3,483,655 Patented Dec. 16, 1969 In the drawing I have chosen to illustrate my invention by means of embodiments including an inanimate figure such, for instance, as that of a toy doll which is automatically caused to commence emitting sound in a predetermined delayed time relationship to the energization of the sound-producing unit; and in said embodiments the sound unit optionally may be housed within the figure or within a support therefor.
Referring now to the drawing, the numeral 5 generally denotes a housing shaped to simulate the appearance of a conventional doll figure carrying a power energizable sound-producing unit 6. The doll figure may be positioned n reclining position on a support 7, which may take the form of a conventional cradle, bed or other support.
The sound-producing unit 6 (shown more particularly in FIGS. 3 and 4), comprises a rectangular casing carrying a continuous sound tape 17 trained about a power-driven roller 17a and an idler roller 18. Roller 17a is rotatably journalled in a bearing 17/) carried by a side wall of the casing 15, while roller 18 is journalled on a stub shaft 14, carried by the casing side wall. The tape 17 may contain one continuous sound groove or several parallel grooves capable of producing a sound characteristic of the FIGURE 5. A sound pickup member 20 is preferably made of a resonant metal and terminates at its outer end portion in a U-shaped portion 21 provided with aligned holes for frictionally receiving a conventional pickup needle 23. The inner end portion of the pickup member 20 is preferably secured, as by riveting, to the underside of the top wall of the casing 15 which is provided with holes 24 for passing sound.
The sound unit is energized as by a conventional battery 39, one of whose terminals is connected to a stationarily mounted switch contact 51 of a switch 32 and which is adapted to be contacted by the outer end of a resilient switch arm 34, whose inner end portion is secured, as by welding, to the inner surface of the bottom wall of the casing 15, and carries a switch terminal 35.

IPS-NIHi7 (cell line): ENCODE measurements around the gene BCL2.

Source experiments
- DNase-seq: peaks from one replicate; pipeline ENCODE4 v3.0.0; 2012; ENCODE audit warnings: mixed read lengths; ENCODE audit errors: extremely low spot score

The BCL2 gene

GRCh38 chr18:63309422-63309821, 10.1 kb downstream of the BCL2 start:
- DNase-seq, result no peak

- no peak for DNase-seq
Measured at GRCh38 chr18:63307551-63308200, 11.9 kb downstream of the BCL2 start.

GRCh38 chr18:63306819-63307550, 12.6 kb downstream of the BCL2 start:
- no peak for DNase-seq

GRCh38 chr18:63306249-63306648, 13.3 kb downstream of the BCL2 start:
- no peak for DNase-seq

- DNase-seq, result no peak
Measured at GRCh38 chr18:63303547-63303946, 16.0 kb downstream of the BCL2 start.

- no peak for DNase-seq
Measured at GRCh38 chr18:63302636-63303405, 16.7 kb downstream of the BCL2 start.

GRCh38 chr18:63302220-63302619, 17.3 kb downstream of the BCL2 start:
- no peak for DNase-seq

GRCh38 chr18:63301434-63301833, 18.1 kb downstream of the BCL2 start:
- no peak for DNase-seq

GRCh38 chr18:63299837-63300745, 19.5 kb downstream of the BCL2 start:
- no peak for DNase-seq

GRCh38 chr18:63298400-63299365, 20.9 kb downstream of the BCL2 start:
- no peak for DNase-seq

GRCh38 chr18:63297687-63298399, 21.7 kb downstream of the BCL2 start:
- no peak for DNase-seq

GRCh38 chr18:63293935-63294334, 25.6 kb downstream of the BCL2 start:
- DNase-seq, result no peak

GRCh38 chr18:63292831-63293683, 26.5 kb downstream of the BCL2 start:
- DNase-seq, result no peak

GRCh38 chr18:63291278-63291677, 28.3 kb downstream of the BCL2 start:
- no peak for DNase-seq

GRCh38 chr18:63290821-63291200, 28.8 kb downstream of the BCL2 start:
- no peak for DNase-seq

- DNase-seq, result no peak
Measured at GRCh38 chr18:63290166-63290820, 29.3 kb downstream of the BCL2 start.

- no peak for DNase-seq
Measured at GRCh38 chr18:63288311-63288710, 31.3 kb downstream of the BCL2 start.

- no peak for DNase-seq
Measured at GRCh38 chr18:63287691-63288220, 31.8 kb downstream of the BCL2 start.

The switch 32 is actuated by a plunger 50 which projects through the bottom wall of the casing 15 in position to be automatically engaged and depressed by the support member 7 in response to positioning of the doll FIGURE 5 in reclining position on the support.
A pulley 43 is secured on a drive shaft 19 projecting from the driven roller 17a. A continuous belt 41 is trained about the pulley 43 and about a pulley 42 secured on the driven shaft of a motor carried by a mounting member 40a secured to the side wall of the casing 15.
A conventional timing switch 60 is suitably mounted in the casing 15, the switch here shown being a springactuated timer. One of its terminals is conductively connected to the switch 32 while another of its terminals is conductively connected to the other terminal of the battery 30. The terminals 45 and 46 of the time switch are conductively connected to the terminals of the motor 40. The time switch has a manual energizing knob 37. Thus the time switch maintains the circuit open for the desired predetermined time period, after which it again closes the circuit to the motor M to operate the sound tape mechanism.
The embodiment of FIG. 2 is the same as before described, excepting only that here the casing 15 is mounted in a recess in the body of the support 15, the plunger 50 projecting from the casing in position to be depressed by the weight of the figure 5 when said weight is imposed thereon.
In practice, of course, the clothing (not shown) of the doll figure 5 will conceal the plunger, while, in the embodiment of FIG. 2, a bed sheet (not shown) such as customarily used on a cradle or bed, will conceal the plunger. In either case, the sound-producing unit will be energized in response to imposing the weight of the doll figure on the plunger.